Besides his wife of 40 years he is survived by his two sons Michael DelSesto and Matthew DelSesto, two daughters-in-law Lindsey DelSesto and Megan DelSesto, and two grandsons Leonardo DelSesto and Christian DelSesto. He is preceded in death by his brother Robert DelSesto, and survived by his sister-in-law Tammy Taylor, two nieces Alyssa DelSesto and Rebecca DelSesto, and brother Gerald DelSesto. 

The funeral services will be private. Calling hours and flowers are respectfully omitted.

Contributions can be made in Steve’s memory to the Cancer Research Institute at:

 All who knew Steve are invited to share personal memories, tributes, photos or messages before May 5 at the memorial website:


Memory wall

Post your condolences or share any memories.

May 3, 2024
Nancy, I just learned of Steve’s death. You may recall me from my brief time at Brown in the early ‘80s and a stop in Rhode Island in the late ‘80s that included a visit at your home. I remember Steve with great fondness and respect.
Dr. William Canak
929 Forest Acres Court
Oak Hill, TN 37220
William Canak
April 9, 2024
Gerry & family,
I was sorry to read of Steven’s passing and sorry for your loss. I remember when you and I used to keep in touch a lot when you all lived in Seekonk and myself in East Providence. A lot of years have passed since I had seen any of you. Think the last time I had seen your Dad was in the 80's...I also miss your Mom and Dad especially.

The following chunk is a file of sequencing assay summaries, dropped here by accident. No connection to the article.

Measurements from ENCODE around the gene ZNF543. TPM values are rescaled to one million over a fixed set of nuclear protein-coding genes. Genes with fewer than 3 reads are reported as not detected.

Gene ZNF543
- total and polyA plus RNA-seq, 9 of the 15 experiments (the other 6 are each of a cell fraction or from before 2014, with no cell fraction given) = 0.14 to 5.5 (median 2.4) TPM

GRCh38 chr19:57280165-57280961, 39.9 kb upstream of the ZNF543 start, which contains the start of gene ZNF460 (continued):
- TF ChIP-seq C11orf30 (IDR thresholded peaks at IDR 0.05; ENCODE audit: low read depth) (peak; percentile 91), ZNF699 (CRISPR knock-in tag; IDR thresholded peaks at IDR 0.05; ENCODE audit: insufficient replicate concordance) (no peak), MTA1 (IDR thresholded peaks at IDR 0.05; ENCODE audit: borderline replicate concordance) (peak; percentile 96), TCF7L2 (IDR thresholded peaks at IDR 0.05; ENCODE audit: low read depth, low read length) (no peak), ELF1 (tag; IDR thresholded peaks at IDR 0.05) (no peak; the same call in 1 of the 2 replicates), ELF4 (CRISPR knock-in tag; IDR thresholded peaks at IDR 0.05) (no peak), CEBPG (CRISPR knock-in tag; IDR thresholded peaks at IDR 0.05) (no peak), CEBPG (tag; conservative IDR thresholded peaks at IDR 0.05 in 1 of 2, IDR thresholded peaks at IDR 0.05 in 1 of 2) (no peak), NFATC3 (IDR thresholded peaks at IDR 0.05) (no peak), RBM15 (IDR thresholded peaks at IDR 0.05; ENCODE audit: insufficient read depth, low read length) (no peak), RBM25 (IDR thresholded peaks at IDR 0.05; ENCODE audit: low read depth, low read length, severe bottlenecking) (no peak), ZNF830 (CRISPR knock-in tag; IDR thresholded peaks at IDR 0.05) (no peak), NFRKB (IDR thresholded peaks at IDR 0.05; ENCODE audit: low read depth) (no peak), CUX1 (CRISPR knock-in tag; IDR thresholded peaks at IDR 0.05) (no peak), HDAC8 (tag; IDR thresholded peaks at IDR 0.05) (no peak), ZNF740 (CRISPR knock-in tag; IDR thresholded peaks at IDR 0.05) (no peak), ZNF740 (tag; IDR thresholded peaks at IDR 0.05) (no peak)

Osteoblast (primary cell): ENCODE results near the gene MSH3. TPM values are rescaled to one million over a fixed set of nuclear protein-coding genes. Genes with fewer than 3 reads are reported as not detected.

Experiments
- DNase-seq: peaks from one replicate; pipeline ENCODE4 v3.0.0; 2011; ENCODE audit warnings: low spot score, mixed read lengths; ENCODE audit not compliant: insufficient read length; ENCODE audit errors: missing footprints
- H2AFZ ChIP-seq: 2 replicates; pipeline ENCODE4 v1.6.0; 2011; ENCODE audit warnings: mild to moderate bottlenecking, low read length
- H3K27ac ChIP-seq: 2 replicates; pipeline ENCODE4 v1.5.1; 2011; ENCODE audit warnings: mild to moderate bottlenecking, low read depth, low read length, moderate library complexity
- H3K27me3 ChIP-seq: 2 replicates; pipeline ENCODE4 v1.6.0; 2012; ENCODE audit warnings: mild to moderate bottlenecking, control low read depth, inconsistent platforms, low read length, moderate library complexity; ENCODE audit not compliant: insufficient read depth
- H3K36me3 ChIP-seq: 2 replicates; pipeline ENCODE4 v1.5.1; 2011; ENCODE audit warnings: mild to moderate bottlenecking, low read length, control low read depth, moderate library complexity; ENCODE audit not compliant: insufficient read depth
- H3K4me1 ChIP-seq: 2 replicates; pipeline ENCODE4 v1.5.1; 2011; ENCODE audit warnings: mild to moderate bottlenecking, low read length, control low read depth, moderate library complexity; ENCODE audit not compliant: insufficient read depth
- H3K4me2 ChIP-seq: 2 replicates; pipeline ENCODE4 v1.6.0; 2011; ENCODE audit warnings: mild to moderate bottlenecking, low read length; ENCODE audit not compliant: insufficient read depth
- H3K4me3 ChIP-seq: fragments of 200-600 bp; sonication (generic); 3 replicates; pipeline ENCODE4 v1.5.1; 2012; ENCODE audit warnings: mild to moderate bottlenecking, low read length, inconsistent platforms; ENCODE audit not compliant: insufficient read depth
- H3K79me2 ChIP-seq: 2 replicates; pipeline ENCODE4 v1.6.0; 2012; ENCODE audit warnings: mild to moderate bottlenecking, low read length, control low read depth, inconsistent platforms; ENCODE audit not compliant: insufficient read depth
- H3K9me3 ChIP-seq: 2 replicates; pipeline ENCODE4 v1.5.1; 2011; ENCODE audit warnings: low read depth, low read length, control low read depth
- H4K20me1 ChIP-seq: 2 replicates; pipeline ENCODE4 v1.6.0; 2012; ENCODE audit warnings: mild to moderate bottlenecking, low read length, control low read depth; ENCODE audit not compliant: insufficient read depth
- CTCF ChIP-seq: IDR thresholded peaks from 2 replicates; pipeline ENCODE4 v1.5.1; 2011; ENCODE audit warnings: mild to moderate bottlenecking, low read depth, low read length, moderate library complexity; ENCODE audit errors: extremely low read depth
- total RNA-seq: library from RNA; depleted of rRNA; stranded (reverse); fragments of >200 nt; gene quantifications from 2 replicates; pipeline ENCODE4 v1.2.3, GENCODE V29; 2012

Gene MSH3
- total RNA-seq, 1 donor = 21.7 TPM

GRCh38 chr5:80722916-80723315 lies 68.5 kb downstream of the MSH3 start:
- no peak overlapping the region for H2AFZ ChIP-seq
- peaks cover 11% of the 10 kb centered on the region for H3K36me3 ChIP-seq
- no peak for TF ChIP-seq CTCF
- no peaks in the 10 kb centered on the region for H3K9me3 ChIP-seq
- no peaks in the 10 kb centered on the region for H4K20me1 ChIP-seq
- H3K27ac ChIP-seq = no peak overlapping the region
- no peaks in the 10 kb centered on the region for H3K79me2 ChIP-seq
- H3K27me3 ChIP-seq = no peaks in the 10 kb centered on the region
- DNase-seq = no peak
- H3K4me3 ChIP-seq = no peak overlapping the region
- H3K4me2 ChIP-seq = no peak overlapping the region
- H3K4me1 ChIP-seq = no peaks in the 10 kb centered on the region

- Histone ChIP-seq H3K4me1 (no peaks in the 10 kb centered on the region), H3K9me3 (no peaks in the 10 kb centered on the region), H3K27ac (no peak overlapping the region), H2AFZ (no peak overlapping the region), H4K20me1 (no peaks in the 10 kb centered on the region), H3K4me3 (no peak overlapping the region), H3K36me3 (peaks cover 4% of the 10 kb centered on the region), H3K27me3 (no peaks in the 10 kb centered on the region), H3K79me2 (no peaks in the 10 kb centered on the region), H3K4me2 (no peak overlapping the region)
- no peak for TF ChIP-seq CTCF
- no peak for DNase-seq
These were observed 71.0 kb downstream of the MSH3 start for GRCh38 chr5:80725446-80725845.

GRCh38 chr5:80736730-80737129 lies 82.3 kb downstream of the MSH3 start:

I am living in Florida now for the last almost 21 years. Please contact me when you feel up to it.

Cousin Nancy
Cousin Nancy (Moroni) Richard
April 8, 2024
Dear Nancy, Michael, Matthew & family,
We are saddened of the passing of Steve. Our memories of many years of advice, compassion and his witt will always stay in our hearts. Our thoughts, prayers and heartfelt sympathy are with you all at this difficult time.
God Bless, Anthony & Lucille Boscia
Anthony & Lucille Boscia
April 8, 2024
Nancy, on behalf of our team at UBS, please accept my most sincere condolences for your loss. I met Steve 15 years ago when I joined UBS, and I always found him to be one of the most genuine and down-to-earth people in the office. We bonded because he said my "last name ends in a vowel." I laughed when he said that, but I knew exactly what he meant. I so much appreciated that and I am truly humbled that he trusted me to carry on his business. His clients sing his praises as a trusted advisor, friend, and gentleman. He will be missed. We wish you strength and comfort.
Robert Procaccianti
April 8, 2024
Nancy, We are so very sorry to hear this. He will be missed at Briggs Beach and around LC. Sending our thoughts and prayers to you and your family. Jeanette and Bob ( 6 Little Pond Cove Rd.)